Wesker is back too. In perhaps the oddest moment in the series, he’s (sort of) the President now. At least when we meet him he’s taken the Oval Office for himself. Also he’s a good guy now? The characters are so far removed from the video game characters on which they’re based it’s hard to really care about the changes. These are different characters doing different things who just happen to dress exactly the same. I would have liked more Wesker in the film. He’s the hammiest one there but he’s fun to watch. Along with that, I would have loved more Chris in this one! He’s not even in it. He was the best part of Afterlife and his presence would have been welcome. I just hope they explain his disappearance in the next one, I am trying my best to wrap my head around the canon.
But you’re not here for story or three dimensional characters! You’re here for the action! And I can report that it is excellent in this film. Paul W. S. Anderson has always directed action stylishly and it’s better than ever here. The shootouts have some punch to them, the car chase feels real. All of the enemies are so well designed, from the Russian Las Plagas to the Umbrella death squads in their gas masks and lether trench coats. The final fight in the snow is great and there are some surprisingly cool visuals. In particular the image of one character being dragged below the ice by zombies. The fighting can get a bit gimmicky at times, with a weird Mortal Kombat x-ray finisher for some reason. To the films credit the practical effects are great, the zombie makeup is amazing. And if the practical effects won’t cut it then the vastly improved CGI does the trick. Compare the Licker in this to the ones from other films and you can really see the improvement.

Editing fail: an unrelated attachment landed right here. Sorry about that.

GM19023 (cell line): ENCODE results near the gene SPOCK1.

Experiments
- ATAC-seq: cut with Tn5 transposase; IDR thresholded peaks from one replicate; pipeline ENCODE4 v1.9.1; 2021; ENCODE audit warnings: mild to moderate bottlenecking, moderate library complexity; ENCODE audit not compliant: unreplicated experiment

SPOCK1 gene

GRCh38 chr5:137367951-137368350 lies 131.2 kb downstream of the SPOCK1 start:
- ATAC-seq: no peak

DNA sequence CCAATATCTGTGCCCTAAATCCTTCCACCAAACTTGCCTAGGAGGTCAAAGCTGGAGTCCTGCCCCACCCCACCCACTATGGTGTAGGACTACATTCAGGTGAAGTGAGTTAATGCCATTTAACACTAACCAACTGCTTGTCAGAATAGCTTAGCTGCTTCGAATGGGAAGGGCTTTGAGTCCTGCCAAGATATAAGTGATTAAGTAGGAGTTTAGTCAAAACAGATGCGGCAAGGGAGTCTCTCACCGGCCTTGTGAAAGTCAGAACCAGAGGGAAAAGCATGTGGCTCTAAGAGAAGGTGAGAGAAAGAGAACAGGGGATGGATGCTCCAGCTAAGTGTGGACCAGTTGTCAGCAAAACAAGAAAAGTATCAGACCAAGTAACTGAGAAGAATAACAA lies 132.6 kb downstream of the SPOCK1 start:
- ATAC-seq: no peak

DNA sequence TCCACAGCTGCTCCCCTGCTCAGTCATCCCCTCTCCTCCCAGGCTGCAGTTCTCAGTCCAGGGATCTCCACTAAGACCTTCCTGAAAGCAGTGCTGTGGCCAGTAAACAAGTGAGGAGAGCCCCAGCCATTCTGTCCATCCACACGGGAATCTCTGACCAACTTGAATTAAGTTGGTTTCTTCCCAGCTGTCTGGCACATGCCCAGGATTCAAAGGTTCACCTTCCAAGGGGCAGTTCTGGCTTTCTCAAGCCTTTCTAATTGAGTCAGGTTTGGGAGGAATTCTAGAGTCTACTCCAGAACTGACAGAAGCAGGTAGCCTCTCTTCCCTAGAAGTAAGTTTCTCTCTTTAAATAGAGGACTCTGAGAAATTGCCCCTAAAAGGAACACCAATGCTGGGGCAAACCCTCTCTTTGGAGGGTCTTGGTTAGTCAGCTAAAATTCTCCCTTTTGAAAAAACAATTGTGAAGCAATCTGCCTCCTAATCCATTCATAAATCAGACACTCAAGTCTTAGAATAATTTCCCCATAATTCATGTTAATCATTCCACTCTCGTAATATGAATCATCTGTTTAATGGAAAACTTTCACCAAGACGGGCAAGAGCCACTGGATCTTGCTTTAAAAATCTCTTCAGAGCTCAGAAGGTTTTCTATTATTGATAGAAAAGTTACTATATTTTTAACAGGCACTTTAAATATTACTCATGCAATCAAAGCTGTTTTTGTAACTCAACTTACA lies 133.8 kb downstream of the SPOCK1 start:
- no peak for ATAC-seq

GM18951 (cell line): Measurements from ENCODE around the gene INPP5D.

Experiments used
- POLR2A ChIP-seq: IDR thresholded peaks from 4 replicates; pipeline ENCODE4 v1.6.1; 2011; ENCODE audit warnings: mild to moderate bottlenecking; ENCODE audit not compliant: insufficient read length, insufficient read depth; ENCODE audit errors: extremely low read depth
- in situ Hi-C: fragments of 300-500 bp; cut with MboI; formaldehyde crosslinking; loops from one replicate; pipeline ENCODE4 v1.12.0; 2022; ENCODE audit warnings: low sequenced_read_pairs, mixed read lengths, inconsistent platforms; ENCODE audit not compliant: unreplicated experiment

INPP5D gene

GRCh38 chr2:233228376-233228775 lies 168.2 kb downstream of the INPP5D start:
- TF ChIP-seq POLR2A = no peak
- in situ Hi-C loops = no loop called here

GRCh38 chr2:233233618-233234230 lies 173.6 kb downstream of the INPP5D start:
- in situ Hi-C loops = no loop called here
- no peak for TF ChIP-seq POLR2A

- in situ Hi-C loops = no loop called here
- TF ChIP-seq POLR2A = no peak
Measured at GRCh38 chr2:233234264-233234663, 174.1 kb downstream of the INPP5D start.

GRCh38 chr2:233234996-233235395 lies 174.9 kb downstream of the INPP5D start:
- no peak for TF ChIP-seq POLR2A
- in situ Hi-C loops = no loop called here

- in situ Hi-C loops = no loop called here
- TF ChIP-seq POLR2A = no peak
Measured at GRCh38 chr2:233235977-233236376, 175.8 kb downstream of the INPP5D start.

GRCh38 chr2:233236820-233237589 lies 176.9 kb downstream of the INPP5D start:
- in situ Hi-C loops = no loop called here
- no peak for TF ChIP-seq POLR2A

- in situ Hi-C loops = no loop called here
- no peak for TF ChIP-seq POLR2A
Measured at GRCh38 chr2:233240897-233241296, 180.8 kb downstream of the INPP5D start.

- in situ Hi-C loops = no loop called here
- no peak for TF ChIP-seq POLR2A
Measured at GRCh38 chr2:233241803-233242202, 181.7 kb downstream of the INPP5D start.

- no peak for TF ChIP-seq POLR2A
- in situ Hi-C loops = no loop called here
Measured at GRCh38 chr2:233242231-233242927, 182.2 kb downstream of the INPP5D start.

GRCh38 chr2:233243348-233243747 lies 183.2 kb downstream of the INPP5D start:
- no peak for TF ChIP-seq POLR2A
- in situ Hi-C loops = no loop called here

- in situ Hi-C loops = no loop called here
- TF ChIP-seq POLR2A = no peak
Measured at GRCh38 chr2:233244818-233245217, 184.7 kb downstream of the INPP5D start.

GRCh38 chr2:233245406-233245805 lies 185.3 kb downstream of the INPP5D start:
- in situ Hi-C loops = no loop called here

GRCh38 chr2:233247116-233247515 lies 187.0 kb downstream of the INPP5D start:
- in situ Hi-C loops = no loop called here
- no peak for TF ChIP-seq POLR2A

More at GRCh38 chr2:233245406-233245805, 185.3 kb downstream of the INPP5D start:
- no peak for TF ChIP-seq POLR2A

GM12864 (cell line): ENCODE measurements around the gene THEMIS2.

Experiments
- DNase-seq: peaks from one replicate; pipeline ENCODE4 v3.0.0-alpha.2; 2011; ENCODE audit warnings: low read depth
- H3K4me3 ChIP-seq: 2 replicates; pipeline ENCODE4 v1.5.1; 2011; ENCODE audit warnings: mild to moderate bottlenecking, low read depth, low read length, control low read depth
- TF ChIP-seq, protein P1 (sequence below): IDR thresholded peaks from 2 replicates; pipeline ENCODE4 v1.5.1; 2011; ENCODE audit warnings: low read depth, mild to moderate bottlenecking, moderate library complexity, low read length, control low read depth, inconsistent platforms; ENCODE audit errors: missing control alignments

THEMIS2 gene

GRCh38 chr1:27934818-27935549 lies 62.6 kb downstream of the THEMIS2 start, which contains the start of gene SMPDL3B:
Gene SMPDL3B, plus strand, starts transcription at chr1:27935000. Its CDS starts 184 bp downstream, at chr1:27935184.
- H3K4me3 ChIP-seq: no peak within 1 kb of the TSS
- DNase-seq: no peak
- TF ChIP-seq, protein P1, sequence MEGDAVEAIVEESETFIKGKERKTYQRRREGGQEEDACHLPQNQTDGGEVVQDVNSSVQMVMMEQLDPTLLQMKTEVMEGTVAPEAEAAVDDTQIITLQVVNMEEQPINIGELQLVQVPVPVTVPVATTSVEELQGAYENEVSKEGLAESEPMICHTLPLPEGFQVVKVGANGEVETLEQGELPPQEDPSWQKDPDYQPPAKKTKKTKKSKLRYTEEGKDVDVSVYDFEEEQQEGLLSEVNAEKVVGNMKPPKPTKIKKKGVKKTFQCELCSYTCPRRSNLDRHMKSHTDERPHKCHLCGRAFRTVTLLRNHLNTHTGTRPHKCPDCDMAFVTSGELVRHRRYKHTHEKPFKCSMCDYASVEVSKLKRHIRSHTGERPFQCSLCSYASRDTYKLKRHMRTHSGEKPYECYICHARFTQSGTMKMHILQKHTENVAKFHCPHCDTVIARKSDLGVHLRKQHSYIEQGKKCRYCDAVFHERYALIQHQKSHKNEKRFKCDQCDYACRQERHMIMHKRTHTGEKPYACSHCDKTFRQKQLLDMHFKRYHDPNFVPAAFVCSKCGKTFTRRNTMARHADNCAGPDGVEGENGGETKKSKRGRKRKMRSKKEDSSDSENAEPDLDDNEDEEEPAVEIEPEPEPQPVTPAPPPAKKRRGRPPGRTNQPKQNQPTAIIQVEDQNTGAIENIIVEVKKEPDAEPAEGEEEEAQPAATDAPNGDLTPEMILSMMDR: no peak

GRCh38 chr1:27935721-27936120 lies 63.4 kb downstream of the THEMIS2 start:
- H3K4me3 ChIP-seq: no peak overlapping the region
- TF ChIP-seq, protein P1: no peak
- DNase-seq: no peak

It’s the little moments in Retribution that make it feel like more care went into it than perhaps went into previous instalments. After an explosion in the suburban sector the smoke rises up to the sky, until it hits the ceiling of the fake environment and the sky pixelates. Sure the plot is ridiculous and the underwater Umbrella base is insane, but the filmmakers want you to believe it.
Like every film in the Resident Evil franchise, it’s difficult to say if this is the worst or the best. I think by simplifying the story down to just the characters having to get from A to B, it takes away a lot of the convoluted story that holds the others back. That continuity is still there, it’s just less prominent. Alice gives the usual exposition dump at the beginning but even that seems to be getting shorter. The characters and references to the games are still more or less pointless but it’s cool to see Leon and Ada even if they’re not handled the best.
Action is what you watch these films for and it is far and away the best and most stylish in this one. And it’s all contained within a really cool sci-fi idea. It’s more of a guilty pleasure than ever.
Next time – Join us again when Resident Evil: The Final Chapter hits cinema screens nest year and this wild ride either ends, or comes hurtling off the tracks once and for all.
Reviewed by Jack